IGN found an infinite life cheat in Mario 3D World.. says "you'll need them"

#61R_HunterPosted 11/8/2013 11:14:44 AM
LaManoNeraII posted...
R_Hunter posted...
LaManoNeraII posted...
All of IGN's videos have been multiplayer so maybe that's what they've been basing their experience on.

I mean, if you're Toad you probably will need a lot of live. Because no one likes Toad


I do. Being the fastest, speedruns become a cinch with him.


But you're going to be thrown down every crevasse and at every enemy in the game in multiplayer because no one likes Toad >.>

Foo's need to catch me first. ;)
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#62nonexistingheroPosted 11/8/2013 11:17:04 AM
Terotrous posted...
nonexistinghero posted...
SMG1 and 2 are widely recognized as the best platformers ever made. Which makes your argument moot.

No they aren't. Only by "professional reviewers", and we know how totally incompetent they are. It is, at best, an uncommon opinion among regular gamers.


Uncommon opinion among regular gamers? Most of the ones that don't consider the SMG games to be the best platformers ever, consider a different Mario game to be the best platformer ever. Not Rayman, not Super Meat Boy and not 'Splosion Man. Just shows you don't know s***.
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#63trenkenPosted 11/8/2013 11:21:06 AM
Since when was this needed in any Mario game? All of them are made for 10 year olds, especially the recent ones. Im pretty damn sure I will blaze through this game with ease.
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#64trenkenPosted 11/8/2013 11:23:28 AM
nonexistinghero posted...
Terotrous posted...
nonexistinghero posted...
SMG1 and 2 are widely recognized as the best platformers ever made. Which makes your argument moot.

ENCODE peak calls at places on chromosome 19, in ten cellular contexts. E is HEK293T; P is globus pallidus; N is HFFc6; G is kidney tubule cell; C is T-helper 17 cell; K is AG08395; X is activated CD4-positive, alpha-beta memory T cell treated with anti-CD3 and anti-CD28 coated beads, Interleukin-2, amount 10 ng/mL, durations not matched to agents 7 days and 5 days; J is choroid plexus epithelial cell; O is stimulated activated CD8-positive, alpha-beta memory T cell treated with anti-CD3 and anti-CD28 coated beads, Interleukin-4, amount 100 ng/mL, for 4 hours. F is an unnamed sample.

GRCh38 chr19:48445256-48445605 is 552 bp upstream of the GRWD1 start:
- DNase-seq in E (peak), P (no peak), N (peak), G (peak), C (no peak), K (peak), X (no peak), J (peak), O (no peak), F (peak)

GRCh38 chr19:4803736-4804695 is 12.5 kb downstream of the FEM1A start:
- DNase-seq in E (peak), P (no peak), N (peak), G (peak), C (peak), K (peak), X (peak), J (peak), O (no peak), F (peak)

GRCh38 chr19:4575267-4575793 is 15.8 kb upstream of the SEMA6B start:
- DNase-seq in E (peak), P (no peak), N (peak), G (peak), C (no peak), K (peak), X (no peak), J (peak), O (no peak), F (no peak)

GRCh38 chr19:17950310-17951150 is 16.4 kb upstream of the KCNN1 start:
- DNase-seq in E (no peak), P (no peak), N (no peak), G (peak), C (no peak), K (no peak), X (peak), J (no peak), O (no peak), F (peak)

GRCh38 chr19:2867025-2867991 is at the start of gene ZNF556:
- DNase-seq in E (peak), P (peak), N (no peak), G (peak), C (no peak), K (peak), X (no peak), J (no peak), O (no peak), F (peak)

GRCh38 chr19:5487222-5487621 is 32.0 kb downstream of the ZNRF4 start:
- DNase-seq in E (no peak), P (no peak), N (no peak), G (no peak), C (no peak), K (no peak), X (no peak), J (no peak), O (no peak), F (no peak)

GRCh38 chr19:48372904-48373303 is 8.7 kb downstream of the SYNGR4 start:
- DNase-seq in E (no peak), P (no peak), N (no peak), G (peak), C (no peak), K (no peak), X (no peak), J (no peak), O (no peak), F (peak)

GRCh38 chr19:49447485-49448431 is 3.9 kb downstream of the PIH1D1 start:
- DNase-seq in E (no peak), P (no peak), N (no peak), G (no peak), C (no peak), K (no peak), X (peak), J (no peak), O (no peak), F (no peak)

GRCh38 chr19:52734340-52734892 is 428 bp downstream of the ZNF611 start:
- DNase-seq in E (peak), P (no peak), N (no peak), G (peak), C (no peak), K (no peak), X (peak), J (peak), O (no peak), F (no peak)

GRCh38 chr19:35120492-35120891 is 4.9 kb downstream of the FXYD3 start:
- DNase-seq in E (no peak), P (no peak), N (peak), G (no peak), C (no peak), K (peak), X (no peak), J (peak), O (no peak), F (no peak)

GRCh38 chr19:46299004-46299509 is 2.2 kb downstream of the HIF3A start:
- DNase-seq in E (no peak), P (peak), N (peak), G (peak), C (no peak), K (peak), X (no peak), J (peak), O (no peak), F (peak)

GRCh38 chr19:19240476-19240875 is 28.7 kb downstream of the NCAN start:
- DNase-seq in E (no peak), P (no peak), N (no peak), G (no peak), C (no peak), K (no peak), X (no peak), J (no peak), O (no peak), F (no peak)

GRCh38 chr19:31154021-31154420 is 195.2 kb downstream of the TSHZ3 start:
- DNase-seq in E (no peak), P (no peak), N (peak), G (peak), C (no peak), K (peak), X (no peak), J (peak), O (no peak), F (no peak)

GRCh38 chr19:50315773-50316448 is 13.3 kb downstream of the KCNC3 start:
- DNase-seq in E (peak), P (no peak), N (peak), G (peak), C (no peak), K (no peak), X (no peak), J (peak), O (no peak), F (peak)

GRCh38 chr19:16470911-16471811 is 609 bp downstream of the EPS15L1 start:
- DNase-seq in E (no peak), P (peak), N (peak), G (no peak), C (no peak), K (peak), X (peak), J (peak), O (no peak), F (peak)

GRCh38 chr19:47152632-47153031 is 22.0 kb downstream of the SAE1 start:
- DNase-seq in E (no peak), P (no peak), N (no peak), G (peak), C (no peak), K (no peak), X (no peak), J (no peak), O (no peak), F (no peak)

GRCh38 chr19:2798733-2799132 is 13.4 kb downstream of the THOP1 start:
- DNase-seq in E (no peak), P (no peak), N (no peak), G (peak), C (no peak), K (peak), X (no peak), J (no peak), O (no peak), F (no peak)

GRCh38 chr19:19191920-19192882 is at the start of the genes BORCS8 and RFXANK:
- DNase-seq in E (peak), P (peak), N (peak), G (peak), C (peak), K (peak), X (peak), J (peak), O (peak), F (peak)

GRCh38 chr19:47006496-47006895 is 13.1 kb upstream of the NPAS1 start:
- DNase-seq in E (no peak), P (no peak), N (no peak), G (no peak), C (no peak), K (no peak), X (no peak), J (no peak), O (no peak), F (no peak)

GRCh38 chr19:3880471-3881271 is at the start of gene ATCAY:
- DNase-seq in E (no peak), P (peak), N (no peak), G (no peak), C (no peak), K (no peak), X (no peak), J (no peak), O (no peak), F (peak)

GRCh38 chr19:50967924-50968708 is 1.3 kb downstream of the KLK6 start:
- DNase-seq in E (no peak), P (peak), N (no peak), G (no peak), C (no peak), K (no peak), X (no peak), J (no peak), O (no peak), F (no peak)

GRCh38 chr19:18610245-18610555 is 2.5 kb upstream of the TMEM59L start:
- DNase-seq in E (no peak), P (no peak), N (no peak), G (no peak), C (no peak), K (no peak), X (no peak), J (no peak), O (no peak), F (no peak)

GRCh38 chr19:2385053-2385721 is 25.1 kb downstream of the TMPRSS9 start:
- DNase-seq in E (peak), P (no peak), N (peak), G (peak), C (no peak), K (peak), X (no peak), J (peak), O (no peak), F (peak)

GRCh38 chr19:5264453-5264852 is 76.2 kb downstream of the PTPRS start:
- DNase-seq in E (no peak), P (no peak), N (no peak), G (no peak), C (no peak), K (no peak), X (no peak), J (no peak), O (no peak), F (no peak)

No they aren't. Only by "professional reviewers", and we know how totally incompetent they are. It is, at best, an uncommon opinion among regular gamers.


Uncommon opinion among regular gamers? Most of the ones that don't consider the SMG games to be the best platformers ever, consider a different Mario game to be the best platformer ever. Not Rayman, not Super Meat Boy and not 'Splosion Man. Just shows you don't know s***.


Huh? Did you ever own an NES? There is a crap ton of amazing platformers. Just by the examples you brought up, tells me youre not old enough to know about the golden age of platformers.

And anyone that says those braindead easy GalaZy games are the best platformers ever must be pretty young. Battletoads alone takes a dump on those galaxy games who were made for 10 year olds. I prefer my platformers with some hair on their balls not that pansy crap.
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#65trenkenPosted 11/8/2013 11:24:05 AM
And for my money NG1-3 are the very best platformers ever made. Just gaming platforming perfection.
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#66TerotrousPosted 11/8/2013 11:28:44 AM(edited)
nonexistinghero posted...
Most of the ones that don't consider the SMG games to be the best platformers ever, consider a different Mario game to be the best platformer ever. Not Rayman, not Super Meat Boy and not 'Splosion Man. Just shows you don't know s***.

Lol. Do you know who you're talking to?